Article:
Tuesday, January 11, 2011

Revisionist Purim and the (traditional) Tomb of Esther

Iran revises story of Esther, labels Purim a day of mourning

Monday, January 10, 2011 | Ryan Jones (Israel Today Magazine)

In a couple of months, Israelis and Jews around the world will celebrate Purim, marking the deliverance of the Jews of the Persian Empire from extinction 2,300 years ago. In Iran, the center of the ancient Persian Empire, the date will be marked with mourning and anger.

For years already, Iran has been teaching schoolchildren that Purim marks the massacre of 75,000 Persians by the Jews under the command of Queen Esther. It is presented today as an ancient Iranian holocaust perpetrated by the Jews.

The Iranian version leaves out the part where Haman, the royal advisor, convinces the Persian king to sign a decree permitting the wholesale slaughter the Jews of the empire. When Esther reveals her Jewish background to the king and reveals that Haman was tricking him, the king issues a second decree, allowing the Jews to defend themselves. By God’s grace, the Jews are largely spared, while their enemies are slaughtered.

This year, Iran may go further than simply revising the biblical account. Iranian authorities have decided to downgrade the status of the “Tomb of Esther and Mordechai the Jews” in the city of Hamadan in central Iran. The tomb had previously enjoyed that status of an official pilgrimage site.

Following the downgrading, the Iranian news agency Fars began pushing the idea that Esther and her uncle Mordechai were responsible for a massacre of Iranians, and that their burial place had merely been tolerated until now.

The Iranian news agency MEHR reported reported that a couple of weeks ago, a group of 250 militant Iranian students gathered at the tomb and threatened to tear it down.
I have mentioned the (traditional) tomb of Esther and Mordechai in Iran here and here. The story of Esther is a legend, and a pretty brutal one, but if the Iranians want to make something out of it, they should take it on its own terms. The Persians don't come out very well in that case. But everyone would be better off if we just take it as a story. And if we must find a moral to it, the lesson that small ethnic groups under threat in a larger nation have the right to protect themselves against persecution seems to fit.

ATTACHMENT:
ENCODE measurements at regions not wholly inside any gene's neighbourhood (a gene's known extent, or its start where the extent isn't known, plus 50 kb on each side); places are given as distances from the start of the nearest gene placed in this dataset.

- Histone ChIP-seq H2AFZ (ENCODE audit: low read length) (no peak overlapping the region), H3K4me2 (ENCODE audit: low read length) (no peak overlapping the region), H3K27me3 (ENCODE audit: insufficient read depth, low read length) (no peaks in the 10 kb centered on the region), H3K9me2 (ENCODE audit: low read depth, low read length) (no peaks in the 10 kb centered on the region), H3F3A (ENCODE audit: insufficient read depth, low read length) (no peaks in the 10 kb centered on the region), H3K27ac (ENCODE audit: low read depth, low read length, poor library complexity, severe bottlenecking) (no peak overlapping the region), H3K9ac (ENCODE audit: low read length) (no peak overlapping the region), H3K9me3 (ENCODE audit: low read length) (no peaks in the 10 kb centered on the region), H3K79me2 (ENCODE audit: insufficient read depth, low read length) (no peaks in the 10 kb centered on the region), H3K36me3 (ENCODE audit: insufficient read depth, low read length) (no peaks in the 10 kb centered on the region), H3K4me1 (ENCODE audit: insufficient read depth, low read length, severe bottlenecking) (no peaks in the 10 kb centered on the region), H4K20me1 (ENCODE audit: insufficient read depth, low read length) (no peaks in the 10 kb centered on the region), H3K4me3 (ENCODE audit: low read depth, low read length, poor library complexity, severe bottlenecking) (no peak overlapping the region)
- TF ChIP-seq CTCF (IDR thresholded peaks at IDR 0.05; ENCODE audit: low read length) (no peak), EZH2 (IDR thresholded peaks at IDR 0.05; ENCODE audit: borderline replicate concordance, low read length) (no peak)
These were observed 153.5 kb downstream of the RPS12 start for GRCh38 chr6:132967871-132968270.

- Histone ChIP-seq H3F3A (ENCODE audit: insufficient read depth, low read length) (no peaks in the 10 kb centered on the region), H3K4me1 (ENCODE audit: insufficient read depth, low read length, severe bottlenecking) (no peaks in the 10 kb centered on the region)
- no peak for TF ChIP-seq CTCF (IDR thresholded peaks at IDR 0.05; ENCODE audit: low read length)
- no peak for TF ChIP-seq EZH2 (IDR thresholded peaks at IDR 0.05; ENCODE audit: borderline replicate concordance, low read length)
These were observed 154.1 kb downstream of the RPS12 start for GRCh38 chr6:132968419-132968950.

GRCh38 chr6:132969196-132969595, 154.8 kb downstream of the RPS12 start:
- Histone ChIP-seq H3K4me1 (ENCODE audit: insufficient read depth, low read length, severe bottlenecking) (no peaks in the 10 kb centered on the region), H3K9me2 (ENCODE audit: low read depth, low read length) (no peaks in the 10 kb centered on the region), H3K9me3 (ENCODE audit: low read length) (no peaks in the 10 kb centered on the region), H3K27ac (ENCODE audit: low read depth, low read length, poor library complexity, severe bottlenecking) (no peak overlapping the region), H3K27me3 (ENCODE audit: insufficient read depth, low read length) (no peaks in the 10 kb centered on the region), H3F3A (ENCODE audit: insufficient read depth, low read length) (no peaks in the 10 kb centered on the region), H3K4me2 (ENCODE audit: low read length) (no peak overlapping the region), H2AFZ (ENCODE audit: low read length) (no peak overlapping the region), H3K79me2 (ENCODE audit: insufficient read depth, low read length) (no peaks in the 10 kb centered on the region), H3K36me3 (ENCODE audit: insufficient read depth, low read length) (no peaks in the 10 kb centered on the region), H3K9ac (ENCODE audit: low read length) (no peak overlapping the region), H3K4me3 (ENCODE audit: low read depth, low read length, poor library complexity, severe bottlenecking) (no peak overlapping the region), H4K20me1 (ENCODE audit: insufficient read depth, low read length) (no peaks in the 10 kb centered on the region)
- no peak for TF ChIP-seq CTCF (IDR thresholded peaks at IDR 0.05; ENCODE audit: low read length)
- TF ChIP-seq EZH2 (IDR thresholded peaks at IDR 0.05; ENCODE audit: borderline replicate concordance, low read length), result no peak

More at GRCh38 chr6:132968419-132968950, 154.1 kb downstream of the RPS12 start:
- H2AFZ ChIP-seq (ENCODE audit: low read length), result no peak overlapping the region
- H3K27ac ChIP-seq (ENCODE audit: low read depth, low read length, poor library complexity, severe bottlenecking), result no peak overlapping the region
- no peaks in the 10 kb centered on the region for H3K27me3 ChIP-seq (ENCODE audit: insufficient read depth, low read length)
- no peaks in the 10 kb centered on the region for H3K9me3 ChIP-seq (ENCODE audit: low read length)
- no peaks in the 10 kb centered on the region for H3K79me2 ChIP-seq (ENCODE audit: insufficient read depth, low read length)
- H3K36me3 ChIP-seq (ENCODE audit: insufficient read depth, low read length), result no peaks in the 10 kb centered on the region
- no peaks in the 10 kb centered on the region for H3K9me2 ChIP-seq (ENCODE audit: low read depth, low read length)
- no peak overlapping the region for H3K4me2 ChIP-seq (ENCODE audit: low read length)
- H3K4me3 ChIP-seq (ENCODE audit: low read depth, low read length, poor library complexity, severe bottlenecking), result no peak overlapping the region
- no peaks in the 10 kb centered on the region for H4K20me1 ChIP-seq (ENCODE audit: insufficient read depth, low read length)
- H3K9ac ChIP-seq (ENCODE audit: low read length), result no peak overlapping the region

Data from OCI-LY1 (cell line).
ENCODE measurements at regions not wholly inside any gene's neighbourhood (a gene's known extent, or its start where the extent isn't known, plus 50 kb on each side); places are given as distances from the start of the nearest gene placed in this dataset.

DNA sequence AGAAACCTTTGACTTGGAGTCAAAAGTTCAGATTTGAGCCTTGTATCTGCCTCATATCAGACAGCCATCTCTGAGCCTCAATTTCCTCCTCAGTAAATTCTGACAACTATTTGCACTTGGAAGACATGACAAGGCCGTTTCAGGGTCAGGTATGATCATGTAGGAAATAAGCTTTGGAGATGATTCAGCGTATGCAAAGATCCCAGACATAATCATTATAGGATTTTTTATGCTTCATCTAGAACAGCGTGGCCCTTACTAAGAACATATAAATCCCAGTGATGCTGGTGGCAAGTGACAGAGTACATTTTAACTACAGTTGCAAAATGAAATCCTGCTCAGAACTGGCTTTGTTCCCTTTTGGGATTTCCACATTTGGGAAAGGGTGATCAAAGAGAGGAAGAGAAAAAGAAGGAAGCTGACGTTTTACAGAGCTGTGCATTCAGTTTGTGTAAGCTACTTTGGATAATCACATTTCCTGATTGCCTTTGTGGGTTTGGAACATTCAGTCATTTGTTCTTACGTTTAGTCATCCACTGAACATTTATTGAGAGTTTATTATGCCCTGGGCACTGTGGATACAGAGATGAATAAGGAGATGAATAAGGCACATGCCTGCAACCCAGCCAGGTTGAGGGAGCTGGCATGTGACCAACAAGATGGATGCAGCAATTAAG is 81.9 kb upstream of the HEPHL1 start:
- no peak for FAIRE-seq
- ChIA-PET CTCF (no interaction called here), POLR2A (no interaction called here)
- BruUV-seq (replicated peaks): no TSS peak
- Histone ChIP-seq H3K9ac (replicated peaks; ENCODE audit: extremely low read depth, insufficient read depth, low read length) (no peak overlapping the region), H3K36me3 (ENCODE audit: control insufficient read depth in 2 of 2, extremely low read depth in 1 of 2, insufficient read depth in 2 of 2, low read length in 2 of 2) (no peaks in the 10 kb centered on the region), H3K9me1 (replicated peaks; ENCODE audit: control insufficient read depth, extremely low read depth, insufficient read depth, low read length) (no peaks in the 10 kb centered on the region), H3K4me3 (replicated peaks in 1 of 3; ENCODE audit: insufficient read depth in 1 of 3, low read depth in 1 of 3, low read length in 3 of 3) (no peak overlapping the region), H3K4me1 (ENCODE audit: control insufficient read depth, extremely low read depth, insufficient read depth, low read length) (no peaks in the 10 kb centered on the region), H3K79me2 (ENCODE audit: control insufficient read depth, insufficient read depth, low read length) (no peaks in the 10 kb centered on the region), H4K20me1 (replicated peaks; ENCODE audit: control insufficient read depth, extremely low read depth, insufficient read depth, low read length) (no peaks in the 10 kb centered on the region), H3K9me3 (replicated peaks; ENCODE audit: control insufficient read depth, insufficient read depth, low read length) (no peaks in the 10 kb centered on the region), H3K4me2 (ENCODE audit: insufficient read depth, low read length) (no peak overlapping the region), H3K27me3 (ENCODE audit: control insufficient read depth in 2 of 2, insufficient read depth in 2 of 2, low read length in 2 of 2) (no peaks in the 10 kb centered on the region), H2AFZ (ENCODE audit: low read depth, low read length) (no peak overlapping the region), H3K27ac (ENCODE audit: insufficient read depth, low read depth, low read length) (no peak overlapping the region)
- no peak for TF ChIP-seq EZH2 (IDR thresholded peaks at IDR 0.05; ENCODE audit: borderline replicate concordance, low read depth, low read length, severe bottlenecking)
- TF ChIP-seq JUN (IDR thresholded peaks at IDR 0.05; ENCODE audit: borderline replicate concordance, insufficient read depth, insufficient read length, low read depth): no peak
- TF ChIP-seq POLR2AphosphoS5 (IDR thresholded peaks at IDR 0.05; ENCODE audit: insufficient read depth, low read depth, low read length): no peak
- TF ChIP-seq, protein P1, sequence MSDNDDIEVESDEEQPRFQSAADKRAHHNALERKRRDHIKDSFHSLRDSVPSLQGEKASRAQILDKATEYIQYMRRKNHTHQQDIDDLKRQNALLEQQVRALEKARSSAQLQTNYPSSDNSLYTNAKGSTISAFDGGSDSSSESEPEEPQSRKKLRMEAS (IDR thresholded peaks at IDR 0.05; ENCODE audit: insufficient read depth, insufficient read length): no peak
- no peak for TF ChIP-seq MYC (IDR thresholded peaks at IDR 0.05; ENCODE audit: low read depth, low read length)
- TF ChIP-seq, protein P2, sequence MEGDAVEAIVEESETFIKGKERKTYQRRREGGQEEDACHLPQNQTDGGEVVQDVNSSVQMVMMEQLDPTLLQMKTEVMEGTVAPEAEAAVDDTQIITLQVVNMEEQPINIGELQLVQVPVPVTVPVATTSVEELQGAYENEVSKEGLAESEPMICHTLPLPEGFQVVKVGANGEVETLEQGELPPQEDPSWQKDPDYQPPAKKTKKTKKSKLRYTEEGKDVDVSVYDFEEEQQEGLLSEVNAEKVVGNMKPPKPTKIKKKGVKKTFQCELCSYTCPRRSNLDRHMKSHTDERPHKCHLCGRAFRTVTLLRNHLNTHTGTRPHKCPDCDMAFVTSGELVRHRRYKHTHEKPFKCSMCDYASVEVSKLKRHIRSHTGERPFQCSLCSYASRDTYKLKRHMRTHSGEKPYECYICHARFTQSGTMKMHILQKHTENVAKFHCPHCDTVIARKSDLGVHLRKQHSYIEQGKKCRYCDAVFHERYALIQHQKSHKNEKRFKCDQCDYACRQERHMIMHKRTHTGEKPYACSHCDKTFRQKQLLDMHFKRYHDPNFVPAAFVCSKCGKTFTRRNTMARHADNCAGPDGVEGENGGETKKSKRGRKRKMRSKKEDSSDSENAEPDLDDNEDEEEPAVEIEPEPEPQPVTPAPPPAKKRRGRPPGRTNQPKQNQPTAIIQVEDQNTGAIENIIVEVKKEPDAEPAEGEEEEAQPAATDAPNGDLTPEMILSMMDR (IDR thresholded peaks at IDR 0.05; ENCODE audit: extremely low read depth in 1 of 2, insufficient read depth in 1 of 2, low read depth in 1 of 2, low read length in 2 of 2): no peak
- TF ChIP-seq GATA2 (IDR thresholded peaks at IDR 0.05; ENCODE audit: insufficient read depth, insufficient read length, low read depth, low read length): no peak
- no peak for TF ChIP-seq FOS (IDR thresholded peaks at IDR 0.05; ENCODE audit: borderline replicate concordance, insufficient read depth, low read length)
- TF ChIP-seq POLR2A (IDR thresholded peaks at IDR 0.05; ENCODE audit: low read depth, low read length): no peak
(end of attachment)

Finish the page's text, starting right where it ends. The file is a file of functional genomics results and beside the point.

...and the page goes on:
Arutz Sheva has more on the threats to the shrine here. Excerpt:
According to the official Iranian news agency MEHR, a group of about 250 student-members of the Basij militia gathered in front of the tomb in December and threatened to tear it down The Basij members sent to threaten the landmark were students from Abu Ali Sina University. They said they were responding to alleged Israeli plans to damage the Al Aqsa mosque in Jerusalem

"Muslims, be aware that [the Israelis] have started the destruction of Al-Aqsa mosque while their second sacred site in Iran, the Esther and Mordecai tomb, is at peace and no Muslims make a sound," the protesters stated. "We, the student basijis... warn Zionist regime leaders if they assault the Al-Aqsa mosque in any way we will destroy the tomb of these lowly murderers," they said.
If the Iranian government suddenly finds it politically expedient to tolerate, let alone encourage, threats to an historic shrine tied to a Jewish legend, it will only make itself look barbaric.

I was aware of these developments in Iran and I was sure I had noted this story before, but if I did, I can't find the post now. There is a somewhat related post here.